communication being its own or third parties’ data, also called a datahotel.
•   Other; all activities not listed above, for example holding companies or training centers.

All sectors used in this research to categorize facilities/operations are listed here and specified when
necessary. In general these definitions are based on BIC-codes that are used by the Dutch Chambers of
• Business services; business to business services, includes consultancy, accountancy, HR-management
    among others.
• Financial services; parties acting as agent between supply and demand of capital: banking and insurance
    for example.
• IT; e-commerce, software, hardware, Internet-services, telecom.
• Logistics; transportation, distribution and storage.
• Electronics; consumer-electronics, electronic machinery, components and appliances, measuring/control
• Machines & appliances; manufacturing and repair of machines and appliances to be used for industrial
• Metal; metal and metal products.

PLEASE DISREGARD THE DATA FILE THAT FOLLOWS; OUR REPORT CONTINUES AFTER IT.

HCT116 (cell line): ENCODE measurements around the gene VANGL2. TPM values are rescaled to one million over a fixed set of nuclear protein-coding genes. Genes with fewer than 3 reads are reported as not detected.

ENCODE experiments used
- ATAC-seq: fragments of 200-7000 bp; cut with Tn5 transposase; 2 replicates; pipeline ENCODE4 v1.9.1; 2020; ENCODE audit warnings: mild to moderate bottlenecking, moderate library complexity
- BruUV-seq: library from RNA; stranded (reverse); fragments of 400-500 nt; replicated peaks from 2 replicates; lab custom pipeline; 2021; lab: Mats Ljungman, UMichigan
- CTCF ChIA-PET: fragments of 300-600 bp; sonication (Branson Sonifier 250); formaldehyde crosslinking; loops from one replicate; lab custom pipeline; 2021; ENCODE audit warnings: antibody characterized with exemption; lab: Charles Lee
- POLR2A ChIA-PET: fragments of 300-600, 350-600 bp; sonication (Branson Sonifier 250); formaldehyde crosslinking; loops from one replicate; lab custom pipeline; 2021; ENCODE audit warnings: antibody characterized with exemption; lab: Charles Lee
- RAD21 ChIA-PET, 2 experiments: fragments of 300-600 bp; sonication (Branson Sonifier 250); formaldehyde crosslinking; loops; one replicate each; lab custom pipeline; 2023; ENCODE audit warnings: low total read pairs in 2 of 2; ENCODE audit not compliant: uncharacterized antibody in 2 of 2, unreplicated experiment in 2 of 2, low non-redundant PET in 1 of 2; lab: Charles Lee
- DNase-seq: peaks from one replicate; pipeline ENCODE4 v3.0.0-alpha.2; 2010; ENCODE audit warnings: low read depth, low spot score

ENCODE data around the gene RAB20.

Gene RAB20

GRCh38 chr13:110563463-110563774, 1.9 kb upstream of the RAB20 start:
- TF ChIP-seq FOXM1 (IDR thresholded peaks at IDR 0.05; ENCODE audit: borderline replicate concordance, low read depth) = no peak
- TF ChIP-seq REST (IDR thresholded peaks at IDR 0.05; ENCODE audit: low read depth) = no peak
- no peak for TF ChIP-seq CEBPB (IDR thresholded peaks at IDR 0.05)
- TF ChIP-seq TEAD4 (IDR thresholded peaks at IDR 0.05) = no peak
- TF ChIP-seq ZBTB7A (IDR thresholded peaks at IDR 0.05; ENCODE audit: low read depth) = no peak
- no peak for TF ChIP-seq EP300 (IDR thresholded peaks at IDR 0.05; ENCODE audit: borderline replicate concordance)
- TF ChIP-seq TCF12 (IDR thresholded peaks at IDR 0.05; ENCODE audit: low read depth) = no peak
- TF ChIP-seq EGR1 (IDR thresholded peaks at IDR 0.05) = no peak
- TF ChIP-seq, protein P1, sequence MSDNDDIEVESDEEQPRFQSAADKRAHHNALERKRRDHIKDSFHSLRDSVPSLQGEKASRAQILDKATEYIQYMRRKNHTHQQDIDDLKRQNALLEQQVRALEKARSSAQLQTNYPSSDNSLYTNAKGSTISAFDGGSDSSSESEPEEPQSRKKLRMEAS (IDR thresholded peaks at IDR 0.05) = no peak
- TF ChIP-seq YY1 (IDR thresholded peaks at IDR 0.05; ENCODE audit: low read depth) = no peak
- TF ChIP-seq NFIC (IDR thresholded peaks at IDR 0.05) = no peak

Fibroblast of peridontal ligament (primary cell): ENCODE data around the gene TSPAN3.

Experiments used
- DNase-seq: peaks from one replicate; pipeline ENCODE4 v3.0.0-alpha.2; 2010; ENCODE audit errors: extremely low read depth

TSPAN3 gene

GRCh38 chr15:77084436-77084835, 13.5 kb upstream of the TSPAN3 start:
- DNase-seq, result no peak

• Textile; textile products and clothes, including sportswear.
• Paper & cardboard; paper and cardboard (products).
• Food; food, drinks and tobacco.
• Plastics; plastics and rubber products.
• Chemicals; (petro)chemical products (oil and gases, base chemicals, synthetics, agricultural among
• Graphics; printing-offices, publishing houses and reproduction of media.
• Office supplies; related to all products used in offices.
• Automotive; cars, trucks and other vehicles, related accessories and parts and transportation equipment.
• Life sciences; medical technology and devices, biotechnology and pharmaceuticals.
• Construction.
• Energy.
• Industry (remaining); all firms operating in industrial sectors not specified above, for example aerospace,
    recycling, wood and furniture industries.
• Other; not belonging to one the sectors named above, for example holding companies or agriculture.